[FFmpeg-devel] Files crashing FFmpeg

compn tempn
Wed Dec 3 18:09:12 CET 2008

On Wed, 3 Dec 2008 14:30:09 +0100, Diego Biurrun wrote:
>On Wed, Dec 03, 2008 at 04:44:45AM -0800, Jason Garrett-Glaser wrote:
>> On Wed, Dec 3, 2008 at 4:01 AM, Diego Biurrun <diego at biurrun.de> wrote:
>> > On Tue, Dec 02, 2008 at 11:39:01PM -0800, Jason Garrett-Glaser wrote:
>> >> On Thu, Nov 27, 2008 at 6:09 AM, compn <tempn at twmi.rr.com> wrote:
>> >> > On Wed, 26 Nov 2008 21:54:29 -0800, Mike Melanson wrote:
>> >> >>Benjamin Larsson wrote:
>> >> >>> This list http://tranquillity.ath.cx/ffmpeg_crashfiles.txt contains
>> >> >>> links to files that crashes a FFmpeg version from 2007. Can anyone come
>> >> >>> up with a good tool so we can run through and check all these files ?
>> >> >>>
>> >> >>> This list was donated by Picsearch.
>> >> >>
>> >> >>Do we have the project budget to send them a nice fruit basket for the
>> >> >>holidays? This is some good stuff. It would be nice if some other
>> >> >>organizations that automatically process millions of diverse files with
>> >> >>FFmpeg could throw some problem files our way.
>> >> >
>> >> > it would be nice of youtube to send some changes back our way too...
>> >>
>> >> From a talk I had with the Google engineer who runs the Youtube
>> >> encoding chain a few days ago, it seems Google's official policy is
>> >> that they're not allowed to publicly admit that they use open source
>> >> products such as ffmpeg (!!).
>> >
>> > What is the reason he gave for this nonsensical attitude?  Google uses
>> > open source all over in other places and employs a multitude of central
>> > open source devs...
>> There were a number of excuses he tried to make for this.  (all quotes
>> aren't actual quotes)
>> The primary one was that of patents, with regards to x264: "we
>> shouldn't publicly state we are using x264 because then people might
>> go after you for patent reasons."  There is some glimpse of reason to
>> this, as x264 is a rather small project that hasn't gotten takedown
>> threats just yet.
>The only case where this ever happened was libdts.  But the entity to go
>after x264 would be the MPEG-LA.  They have not shown this kind of
>behavior in the past 10 years or so, I do not expect they will in the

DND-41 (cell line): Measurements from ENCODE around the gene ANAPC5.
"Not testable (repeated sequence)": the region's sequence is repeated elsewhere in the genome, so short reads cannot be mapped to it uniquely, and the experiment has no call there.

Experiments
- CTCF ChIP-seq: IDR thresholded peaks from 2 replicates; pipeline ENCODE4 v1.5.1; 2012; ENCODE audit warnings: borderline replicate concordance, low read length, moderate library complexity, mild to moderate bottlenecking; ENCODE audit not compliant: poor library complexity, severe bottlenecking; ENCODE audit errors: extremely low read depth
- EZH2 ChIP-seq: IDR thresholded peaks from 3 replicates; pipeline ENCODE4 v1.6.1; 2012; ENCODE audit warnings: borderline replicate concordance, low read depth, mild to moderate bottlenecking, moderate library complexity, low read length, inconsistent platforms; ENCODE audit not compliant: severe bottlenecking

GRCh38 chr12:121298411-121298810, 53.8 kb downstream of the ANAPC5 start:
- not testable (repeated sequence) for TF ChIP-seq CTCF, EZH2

i wonder what happened to libvp62 ....

>Also note that none of the attempts to take down open source projects
>like this have ever been successful.
>> But then I asked him "well than what about ffmpeg?  Do you seriously
>> expect that companies would be more likely to go after ffmpeg for
>> patent infringement because Google uses them?"
>> And he responded that "competitors to Google [e.g. Microsoft] might
>> choose to go after ffmpeg to try to 'get at google'".
>Complete nonsense of course.  Microsoft could also try to go after Linux
>to 'get at Google'.  Or after a ton of other projects where Google has
>not problem admitting they use them...
>> Yes, the reasoning is complete horseshit, but apparently they're hard
>> and fast on not making any public statement on using open source
>> software.  This is of course hilarious irony given Summer of Code and
>> other such programs Google runs.  By the way, the conversation began
>> when I asked him about the possibility of giving some credit to ffmpeg
>> and x264 (perhaps in some About section somewhere on the Youtube
>> site).
>Well, we can turn the tables around and expose that they do use FFmpeg
>and x264, together with some proof if need be.  That should settle these
>silly matters of secrecy.

maybe someone could visit a google headquarters and talk to a human.

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open source tools huh? :)


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